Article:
The afflicted are often obese, but not always // Fat cells ensure survival, but can spew toxins too // A bodily defense—inflammation— only accelerates the crisis.
An Epidemic of Excess
Most Americans—including many physicians —seem not to have noticed, but type 2 diabetes has reached pandemic proportions. (Don’t be fooled by the conventional notion of pandemic diseases as explosive infections that burn across the planet killing millions.) According to a study published in the Journal of the American Medical Association in October 2003, approximately one of three children born today in the United States is at risk of developing the disease. Many won’t know they’re sick, at least for a while. But soon enough, the symptoms will be all too evident, with rapid weight gain or loss, extreme thirst, increasing hunger, slow-healing wounds and constant fatigue. If the condition is uncontrolled, it may spiral into devastating complications: rotting teeth and gums, heart disease, kidney failure, blindness, lost limbs and early death. Of the 200 million diabetics worldwide, at least 90% have type 2.
As the pandemic has spread, research has begun zeroing in on the causes, but no one yet understands exactly why a disease that dates to earliest history is only now threatening so many lives. “It must be something new, some new factor,” says Paul W. Ewald, a biologist from the University of Louisville who specializes in the evolution of infectious diseases. But what?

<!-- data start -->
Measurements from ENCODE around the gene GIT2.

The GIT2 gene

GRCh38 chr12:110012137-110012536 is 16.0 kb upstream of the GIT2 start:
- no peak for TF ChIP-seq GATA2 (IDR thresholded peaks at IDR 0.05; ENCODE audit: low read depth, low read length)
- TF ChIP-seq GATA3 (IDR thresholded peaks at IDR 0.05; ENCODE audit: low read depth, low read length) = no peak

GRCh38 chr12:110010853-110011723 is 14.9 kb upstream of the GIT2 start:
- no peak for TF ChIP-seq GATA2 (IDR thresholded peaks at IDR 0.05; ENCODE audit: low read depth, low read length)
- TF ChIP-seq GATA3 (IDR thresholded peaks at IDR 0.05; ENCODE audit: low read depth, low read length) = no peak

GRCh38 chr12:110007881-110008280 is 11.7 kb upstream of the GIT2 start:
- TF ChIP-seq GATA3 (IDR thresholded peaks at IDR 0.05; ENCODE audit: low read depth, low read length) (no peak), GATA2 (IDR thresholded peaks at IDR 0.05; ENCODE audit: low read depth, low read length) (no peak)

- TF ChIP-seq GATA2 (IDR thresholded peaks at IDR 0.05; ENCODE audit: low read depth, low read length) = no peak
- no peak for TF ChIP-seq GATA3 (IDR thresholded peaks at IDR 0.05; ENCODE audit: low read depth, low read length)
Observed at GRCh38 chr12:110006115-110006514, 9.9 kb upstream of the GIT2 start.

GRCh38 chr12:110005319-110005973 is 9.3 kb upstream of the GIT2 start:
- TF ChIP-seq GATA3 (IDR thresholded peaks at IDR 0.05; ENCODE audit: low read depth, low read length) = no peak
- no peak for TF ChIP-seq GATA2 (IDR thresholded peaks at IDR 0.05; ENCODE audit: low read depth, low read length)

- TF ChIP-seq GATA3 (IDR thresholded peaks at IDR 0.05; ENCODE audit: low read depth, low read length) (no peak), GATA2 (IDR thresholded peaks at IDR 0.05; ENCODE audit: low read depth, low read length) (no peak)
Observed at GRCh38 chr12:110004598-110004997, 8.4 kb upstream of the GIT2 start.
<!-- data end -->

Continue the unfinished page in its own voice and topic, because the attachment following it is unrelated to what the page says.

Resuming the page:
Most experts, including those at the Centers for Disease Control and Prevention (CDC), think the “something new” is our diet, because the correlation between obesity and diabetes is undeniable. But not all type 2 diabetics are fat. Indeed, people suffering from lipodystrophy, the almost total absence of fatty tissue, have a risk of developing type 2 diabetes that’s just as pronounced as it is for the obese. So the road between fat and diabetes isn’t a straight one, and there are some surprising stops along the way.
Diabetes comes in two basic versions. Type 1, which used to be known as insulin-dependent or juvenile diabetes, was invariably fatal until the advent of insulin injections. This version of the disease involves autoimmune destruction of the beta cells in the islets of Langerhans in the pancreas, which produce the hormone insulin. (By the time blood sugars have begun to rise, 80% to 90% of the beta cells may already have been destroyed.) With too little insulin, the body cannot process glucose and other nutrients into energy to feed the organs and muscle tissue. Unused glucose builds up in the blood and causes tissue damage while muscles starve.
In type 2, the course of the disease is much slower. Type 2 diabetes doesn’t destroy insulin production in the same way as type 1, although, for reasons not yet known, type 2 does damage beta cells and reduce insulin production. But the principal problem is insulin resistance—the body is unable to use insulin in the bloodstream to convert glucose into energy. Glucose builds up, just as in type 1, to similarly dire effect. But type 2 diabetics also have other potentially devastating problems—obesity, high blood pressure and abnormal blood fat levels, all of which combine to increase the risk of heart disease and stroke.
In simple terms, the body of an insulin-resistant person has run out of places to store fat. The normal repository is fat cells, and there are plenty of those—typically between 25 billion and 50 billion, some subcutaneous (beneath the skin) and some visceral (under the peritoneal membrane in the abdominal cavity). The body must either build more fat cells or store the additional fat in existing cells.